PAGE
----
Getting married means you’re going to get a new set of family; new Dad, Mum and siblings This is always weird. As a woman you don’t know what to say or do, in fact you have to stick a plastic smile to your face just to survive a family gathering. Even worse is that everyone expects you to be as chummy as you would be with your biological family. Why not allow the relationship take a natural progression, because even though they become your ‘family’, they’re not really ‘family’ yet. You had many years to know the family you were born into, who told you that all you needed with your in-laws to become closely knitted is just a few weeks? Except for cases where the family already knew each other, please don’t ‘force’ the familial relationship, let it blossom naturally.
- What are you wearing?
Yes, you are now expected to wear bubu, buba, kaftan, tie wrapper etc. If you wear shorts and stand in front of your house, your own is finished. Or don’t you know you’re now married? Someone actually scolded me for wearing a skirt that was above my knee saying, ‘don’t you know your level has changed? You’re now married’ This was my response, ‘is it your married?’
- Is this a ‘Married’ behavior?
Society expects you to adorn a certain ‘married behavior’ once you wear a wedding band. If you laugh too loud at a public gathering, you’re probably going to get a stern look from a ‘mommy’. And if you dare to hang out with single ladies you would get a long lecture from a ‘concerned citizen’ about how you should be friends with only your ‘kind’ from now on. Methinks society puts too much pressure on the married woman. Why does she have to change her personality because she decided to spend the rest of her life with a man she fell in love with? Or is there a different definition of marriage I should be aware of?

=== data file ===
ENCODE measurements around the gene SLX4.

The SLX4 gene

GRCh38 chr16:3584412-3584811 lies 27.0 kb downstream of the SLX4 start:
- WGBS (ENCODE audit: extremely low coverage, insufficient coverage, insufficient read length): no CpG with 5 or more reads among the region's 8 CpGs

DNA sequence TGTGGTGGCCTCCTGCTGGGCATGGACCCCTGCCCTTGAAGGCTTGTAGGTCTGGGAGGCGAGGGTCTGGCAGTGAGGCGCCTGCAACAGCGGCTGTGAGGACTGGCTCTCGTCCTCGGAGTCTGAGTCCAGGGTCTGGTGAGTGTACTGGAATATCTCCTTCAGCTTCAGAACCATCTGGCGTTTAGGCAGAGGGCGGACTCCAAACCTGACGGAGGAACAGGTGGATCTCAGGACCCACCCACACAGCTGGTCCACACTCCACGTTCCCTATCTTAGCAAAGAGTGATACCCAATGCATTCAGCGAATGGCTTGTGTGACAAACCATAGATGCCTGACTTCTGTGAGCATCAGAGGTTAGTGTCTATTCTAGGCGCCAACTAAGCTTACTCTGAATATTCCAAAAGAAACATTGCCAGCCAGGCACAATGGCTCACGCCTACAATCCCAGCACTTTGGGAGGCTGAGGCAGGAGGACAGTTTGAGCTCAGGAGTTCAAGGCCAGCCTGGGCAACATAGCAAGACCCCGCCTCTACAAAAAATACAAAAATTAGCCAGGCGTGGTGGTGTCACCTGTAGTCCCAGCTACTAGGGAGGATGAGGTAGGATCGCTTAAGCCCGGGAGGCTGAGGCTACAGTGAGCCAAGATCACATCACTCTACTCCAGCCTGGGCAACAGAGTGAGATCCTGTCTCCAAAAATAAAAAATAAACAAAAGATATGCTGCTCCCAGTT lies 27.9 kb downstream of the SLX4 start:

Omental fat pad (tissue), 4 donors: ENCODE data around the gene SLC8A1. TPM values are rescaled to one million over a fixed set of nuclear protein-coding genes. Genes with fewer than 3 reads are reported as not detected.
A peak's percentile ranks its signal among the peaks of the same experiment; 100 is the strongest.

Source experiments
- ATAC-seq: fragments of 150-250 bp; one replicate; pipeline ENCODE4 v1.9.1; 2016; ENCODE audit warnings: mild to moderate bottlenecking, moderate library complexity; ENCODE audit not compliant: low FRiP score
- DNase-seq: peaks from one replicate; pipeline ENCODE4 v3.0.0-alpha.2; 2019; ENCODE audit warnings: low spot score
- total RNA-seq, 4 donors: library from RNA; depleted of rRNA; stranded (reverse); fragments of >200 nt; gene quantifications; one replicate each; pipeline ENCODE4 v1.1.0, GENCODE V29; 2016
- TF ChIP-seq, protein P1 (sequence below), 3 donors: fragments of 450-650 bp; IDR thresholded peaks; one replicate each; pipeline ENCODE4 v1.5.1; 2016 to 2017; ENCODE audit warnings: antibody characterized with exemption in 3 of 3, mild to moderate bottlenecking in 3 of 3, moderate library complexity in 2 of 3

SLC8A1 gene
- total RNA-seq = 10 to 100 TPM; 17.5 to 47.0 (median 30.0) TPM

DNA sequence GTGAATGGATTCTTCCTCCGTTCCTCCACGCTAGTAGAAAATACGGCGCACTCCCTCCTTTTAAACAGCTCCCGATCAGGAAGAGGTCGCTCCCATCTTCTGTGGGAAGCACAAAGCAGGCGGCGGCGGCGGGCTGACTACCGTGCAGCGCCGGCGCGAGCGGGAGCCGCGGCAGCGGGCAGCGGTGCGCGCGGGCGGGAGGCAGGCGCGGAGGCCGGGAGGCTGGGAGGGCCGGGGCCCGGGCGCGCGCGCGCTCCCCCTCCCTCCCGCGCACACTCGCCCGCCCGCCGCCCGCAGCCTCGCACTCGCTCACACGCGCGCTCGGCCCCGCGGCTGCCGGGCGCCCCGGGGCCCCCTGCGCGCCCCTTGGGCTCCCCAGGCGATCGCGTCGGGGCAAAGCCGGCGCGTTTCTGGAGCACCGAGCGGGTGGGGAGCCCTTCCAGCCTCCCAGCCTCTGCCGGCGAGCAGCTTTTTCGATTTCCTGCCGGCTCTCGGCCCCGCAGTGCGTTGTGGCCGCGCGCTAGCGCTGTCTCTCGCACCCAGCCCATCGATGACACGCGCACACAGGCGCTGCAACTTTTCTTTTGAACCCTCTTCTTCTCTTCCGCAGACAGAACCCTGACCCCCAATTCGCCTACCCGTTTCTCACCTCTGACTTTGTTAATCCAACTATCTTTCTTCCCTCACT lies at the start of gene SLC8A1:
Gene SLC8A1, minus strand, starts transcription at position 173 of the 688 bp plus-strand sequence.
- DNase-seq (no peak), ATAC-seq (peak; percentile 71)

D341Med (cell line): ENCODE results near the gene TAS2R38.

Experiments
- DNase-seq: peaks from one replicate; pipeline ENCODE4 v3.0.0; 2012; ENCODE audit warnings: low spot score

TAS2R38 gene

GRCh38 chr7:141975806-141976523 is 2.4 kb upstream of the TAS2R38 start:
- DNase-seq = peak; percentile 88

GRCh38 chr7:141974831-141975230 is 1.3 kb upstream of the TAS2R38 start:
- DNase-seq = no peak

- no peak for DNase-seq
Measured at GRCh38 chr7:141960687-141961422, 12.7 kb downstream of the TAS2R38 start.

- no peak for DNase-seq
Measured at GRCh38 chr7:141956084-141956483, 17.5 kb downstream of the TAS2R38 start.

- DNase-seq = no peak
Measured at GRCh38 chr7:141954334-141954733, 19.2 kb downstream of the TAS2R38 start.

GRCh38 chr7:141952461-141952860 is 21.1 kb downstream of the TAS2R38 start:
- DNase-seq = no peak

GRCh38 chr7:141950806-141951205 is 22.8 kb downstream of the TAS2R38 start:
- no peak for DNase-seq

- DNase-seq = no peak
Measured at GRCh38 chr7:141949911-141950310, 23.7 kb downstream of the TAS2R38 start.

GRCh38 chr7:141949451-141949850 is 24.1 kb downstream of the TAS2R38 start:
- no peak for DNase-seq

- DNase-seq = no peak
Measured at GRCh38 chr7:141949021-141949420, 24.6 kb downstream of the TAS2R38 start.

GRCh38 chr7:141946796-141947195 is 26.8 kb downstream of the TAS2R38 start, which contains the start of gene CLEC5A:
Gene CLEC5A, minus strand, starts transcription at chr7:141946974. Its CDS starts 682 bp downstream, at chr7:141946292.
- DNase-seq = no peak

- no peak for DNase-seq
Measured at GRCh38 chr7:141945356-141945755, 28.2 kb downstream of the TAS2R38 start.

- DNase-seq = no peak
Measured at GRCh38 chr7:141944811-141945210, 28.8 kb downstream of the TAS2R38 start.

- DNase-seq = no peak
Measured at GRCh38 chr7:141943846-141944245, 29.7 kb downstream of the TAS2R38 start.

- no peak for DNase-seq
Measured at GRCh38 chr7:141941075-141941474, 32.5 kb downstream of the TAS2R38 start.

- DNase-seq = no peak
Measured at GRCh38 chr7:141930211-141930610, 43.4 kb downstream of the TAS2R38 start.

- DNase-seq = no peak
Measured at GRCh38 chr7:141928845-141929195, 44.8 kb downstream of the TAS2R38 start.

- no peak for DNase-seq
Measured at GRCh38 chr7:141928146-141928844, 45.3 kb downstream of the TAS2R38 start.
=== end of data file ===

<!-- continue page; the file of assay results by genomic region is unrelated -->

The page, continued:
- Who ‘toasting’ epp?
Get used to it, the days of men asking you out are kinda over. When you enter a crowded room, you might cause a stir alright, but once they spot the ring on your finger you’re dismissed like a food gone bad. Oh well!
- What is your name?
One of the things I realized was that my maiden name was now considered ‘inappropriate’. In less than 24 hours I was expected to have forgotten a name I had borne for many years. If someone called me by my husband’s name and I didn’t respond, a commentary was made. If I introduced myself by my maiden name, I was judged. Even though I had decided to take on my husband’s name, I found this unsettling. Shouldn’t a woman be given the time to make this transition? And for the women who do not wish to take on their husband’s names, why is it so repulsive? Is it a crime?
10. With Utmost Respect
For some of us who aren’t used to being respected because we don’t look our age, now being respected in some spheres come as a shock. I was taken aback by the change in the way men in the market treated me, the way service people greeted me and carried out my requests as swiftly as possible, the way cashiers behind the counters lost their attitude at the sight of my wedding ring. While I appreciate this treatment, it’s an eye opener to how respect for women by society depends on her marital status.
Did you have other experiences than the one listed? Please share in the comment section below.